Kilns and Firing at Shimaoka Setojo

Mitsuyan removes the plug from a stoke hole in the side of one of the noborigama chambers.


Mr. Shimaoka does a visual check of the yohen chamber, to see if it's ready for the introduction of charcoal.


Hiroshiyan stokes the main firebox.


Inside the fiery inferno, tea bowls undergo their last few degrees of vitrification.

Before the glazing begins, the bisqueware is laid out and dusted. Fukuyan pauses with a glaze ladle.


Good view of the variety of wares produced.

And more around the corner!

Glazed teacups are loaded into saggers, which will be stacked in the kilns chambers to form bag walls, which help deflect the flames and distribute the heat more evenly.


The old main noborigama at the Shimaoka pottery.


Firewood stacked alongside the kiln, ready to be used as the firing progresses.


Atop the noborigama, a kettle keeps hot water ready for tea, and orange peels and peppers dry for later use in spicy dishes.

In the last chamber of the special kiln, Fukuyan inserts packets of salt wrapped in newspaper.


In those days, it was a regular sight to look out at the horizon and spot someone else's wood firing in progress. Following the trail of smoke  would reveal the location of its source.

Mr. Shimaoka's Kilns

At the time of my apprenticeship at Tatsuzo Shimaoka's pottery in Mashiko, there were the following kilns in operation:

The old, main noborigama, which had four chambers which were loaded with glazed wares, and was oxidation fired about once every five weeks. This kiln held the bulk of the pottery's production wares made by the apprentices and shokunin.

The "special" noborigama, which produced wares with various results. This kiln was used almost exclusively for Mr. Shimaoka's personal work. The bottom chamber, or firemouth of this kiln held unglazed wares which were fired in the style of Shigaraki pottery. Mr. Shimaoka called this effect "haikaburi", meaning "ash covered". Feldspathic chunks were mixed into the clay, which, along with the molten wood ash glaze from the firing, produced beautiful and unique results. The next chamber in this kiln, i.e. the first chamber from the firebox, was fired somewhat in the style of Bizen. Once again, unglazed wares were loaded onto seashell stilts (so that the undersides of the pieces would get glazed with ash too), and the pots depended on a combination of fly ash glaze, and reduction from being immersed in charcoal at the peak temperature of the firing. Mr. Shimaoka called it the "yohen" chamber. The second and third chambers of this kiln contained regular glazed wares, however the results would show definite effects of wood ash from the firing. The fourth and last chamber of this kiln was used for slat glazing. Once again, unglazed wares were loaded on seashell stilts, and when the kiln reached peak temperature, salt was introduced, resulting in beautiful salt glazed surfaces. Mr. Shimaoka's use of slips for inlay, which contrasted in color from the clay would really show wonderful results coming out of this kiln.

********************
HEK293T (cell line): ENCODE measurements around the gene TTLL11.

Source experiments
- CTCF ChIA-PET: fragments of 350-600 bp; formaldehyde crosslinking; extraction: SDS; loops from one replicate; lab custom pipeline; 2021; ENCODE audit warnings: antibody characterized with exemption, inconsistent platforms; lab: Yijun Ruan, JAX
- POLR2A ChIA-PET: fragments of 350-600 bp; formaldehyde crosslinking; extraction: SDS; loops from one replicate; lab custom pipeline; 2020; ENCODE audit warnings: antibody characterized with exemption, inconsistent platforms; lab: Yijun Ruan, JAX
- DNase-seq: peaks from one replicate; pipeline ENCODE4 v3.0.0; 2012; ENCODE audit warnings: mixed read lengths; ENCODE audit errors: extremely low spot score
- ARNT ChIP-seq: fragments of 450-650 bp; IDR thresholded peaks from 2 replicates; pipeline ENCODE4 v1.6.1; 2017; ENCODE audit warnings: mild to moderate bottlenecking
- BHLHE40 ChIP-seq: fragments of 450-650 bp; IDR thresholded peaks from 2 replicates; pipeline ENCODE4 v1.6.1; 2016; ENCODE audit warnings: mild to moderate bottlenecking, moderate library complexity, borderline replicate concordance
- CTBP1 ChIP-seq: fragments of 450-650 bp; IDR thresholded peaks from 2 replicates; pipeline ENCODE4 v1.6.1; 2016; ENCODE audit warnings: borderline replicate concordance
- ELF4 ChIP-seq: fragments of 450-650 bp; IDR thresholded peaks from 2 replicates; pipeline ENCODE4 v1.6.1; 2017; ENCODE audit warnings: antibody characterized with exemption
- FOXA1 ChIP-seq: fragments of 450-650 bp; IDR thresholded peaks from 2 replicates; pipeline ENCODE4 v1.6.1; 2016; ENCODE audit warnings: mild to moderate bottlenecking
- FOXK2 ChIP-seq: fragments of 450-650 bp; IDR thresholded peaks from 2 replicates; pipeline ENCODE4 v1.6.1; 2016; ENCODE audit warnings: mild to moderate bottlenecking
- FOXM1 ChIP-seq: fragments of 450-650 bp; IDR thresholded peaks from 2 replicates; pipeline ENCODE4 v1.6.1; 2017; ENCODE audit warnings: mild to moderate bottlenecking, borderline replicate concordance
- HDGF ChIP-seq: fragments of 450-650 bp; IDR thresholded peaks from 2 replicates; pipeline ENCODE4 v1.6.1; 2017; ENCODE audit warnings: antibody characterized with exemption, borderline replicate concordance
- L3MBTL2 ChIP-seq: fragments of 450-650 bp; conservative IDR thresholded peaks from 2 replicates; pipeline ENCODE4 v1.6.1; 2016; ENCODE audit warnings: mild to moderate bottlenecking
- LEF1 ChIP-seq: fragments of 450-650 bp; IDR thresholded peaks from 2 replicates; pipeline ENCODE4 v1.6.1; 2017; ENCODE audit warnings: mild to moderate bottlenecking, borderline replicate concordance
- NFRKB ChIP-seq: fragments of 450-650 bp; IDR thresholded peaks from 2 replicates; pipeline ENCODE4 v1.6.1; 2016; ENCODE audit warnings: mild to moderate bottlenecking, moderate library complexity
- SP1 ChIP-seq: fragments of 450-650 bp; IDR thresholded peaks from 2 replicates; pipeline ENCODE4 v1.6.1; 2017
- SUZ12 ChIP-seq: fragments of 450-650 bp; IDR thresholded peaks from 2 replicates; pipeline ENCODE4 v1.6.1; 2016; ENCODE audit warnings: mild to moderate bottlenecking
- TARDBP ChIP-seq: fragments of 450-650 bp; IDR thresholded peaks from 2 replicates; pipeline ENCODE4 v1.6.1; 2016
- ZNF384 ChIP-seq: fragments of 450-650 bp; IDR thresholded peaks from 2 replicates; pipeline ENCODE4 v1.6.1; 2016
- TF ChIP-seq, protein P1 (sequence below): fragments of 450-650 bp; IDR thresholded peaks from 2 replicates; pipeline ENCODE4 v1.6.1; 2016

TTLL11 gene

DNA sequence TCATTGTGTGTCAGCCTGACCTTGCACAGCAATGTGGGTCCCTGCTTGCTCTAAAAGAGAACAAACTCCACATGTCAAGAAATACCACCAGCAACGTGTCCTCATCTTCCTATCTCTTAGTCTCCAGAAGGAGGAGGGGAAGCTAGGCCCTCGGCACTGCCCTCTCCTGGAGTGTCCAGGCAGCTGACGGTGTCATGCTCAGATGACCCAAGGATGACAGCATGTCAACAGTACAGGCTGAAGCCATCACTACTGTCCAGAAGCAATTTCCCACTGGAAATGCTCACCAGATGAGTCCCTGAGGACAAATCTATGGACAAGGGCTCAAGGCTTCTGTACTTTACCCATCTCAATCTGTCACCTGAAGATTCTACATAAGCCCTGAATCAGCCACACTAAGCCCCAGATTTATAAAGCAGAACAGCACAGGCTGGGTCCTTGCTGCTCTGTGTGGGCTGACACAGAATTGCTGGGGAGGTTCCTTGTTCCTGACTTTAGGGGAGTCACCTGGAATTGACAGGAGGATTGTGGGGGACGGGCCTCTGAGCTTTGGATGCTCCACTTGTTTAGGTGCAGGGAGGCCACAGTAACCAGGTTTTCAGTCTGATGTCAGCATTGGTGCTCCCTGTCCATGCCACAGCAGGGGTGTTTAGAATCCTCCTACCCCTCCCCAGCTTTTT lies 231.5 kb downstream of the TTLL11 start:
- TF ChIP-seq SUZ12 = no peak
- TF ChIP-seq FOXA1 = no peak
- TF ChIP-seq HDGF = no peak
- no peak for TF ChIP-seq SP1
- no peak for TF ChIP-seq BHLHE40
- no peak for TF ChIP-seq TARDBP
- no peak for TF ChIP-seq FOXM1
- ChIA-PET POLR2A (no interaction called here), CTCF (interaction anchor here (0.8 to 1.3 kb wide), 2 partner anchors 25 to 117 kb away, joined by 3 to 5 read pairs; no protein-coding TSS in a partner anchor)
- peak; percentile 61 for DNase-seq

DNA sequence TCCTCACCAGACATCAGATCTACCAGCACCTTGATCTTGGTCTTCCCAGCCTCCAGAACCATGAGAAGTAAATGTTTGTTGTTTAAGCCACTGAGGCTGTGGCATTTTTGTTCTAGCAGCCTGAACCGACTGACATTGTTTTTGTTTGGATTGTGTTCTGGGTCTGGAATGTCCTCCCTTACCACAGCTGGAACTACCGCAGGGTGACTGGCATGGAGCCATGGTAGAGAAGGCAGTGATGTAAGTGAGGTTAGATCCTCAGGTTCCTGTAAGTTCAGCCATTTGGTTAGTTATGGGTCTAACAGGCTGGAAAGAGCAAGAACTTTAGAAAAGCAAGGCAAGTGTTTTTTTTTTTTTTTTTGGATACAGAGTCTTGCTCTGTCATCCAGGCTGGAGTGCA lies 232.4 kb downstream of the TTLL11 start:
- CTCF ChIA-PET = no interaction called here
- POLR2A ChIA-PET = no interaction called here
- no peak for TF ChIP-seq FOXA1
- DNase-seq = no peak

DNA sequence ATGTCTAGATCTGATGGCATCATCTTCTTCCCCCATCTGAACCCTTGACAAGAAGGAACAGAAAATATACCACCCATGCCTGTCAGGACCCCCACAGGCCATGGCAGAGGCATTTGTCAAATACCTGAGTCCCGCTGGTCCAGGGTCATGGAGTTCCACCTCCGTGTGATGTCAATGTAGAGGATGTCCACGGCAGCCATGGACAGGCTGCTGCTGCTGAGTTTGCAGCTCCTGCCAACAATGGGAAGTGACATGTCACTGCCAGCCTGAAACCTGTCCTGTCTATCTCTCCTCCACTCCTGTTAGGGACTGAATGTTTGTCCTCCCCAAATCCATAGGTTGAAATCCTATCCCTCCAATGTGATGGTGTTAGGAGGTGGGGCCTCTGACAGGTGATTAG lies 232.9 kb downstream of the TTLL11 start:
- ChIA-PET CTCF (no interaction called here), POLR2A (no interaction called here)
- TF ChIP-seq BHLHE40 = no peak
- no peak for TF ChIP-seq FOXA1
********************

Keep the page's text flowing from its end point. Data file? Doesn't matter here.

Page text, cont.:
A small wood fired round kiln was also used occasionally at the time for enamelware firing, and for back up bisqueing.

There was also a gas kiln used at that time at the Shimaoka pottery, but it was really only for occasional use.


Tall vase with inlay. Fired in the "haikaburi" chamber of the special noborigama. Heavy fly ash buildup on one side show the cross draft nature of the noborigama firing.

Tall vase with herringbone pattern inlay. Glazed before firing in one of the glazeware chambers.

Tea bowl and sake bottle which came from the "yohen" chamber of the special noborigama. Charcoal effects of the firing are well evidenced. Shell marks show that the bottle was fired on its side.


Salt glazed jar with blue slip inlay.

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This Page Was Last Updated on December 02, 2016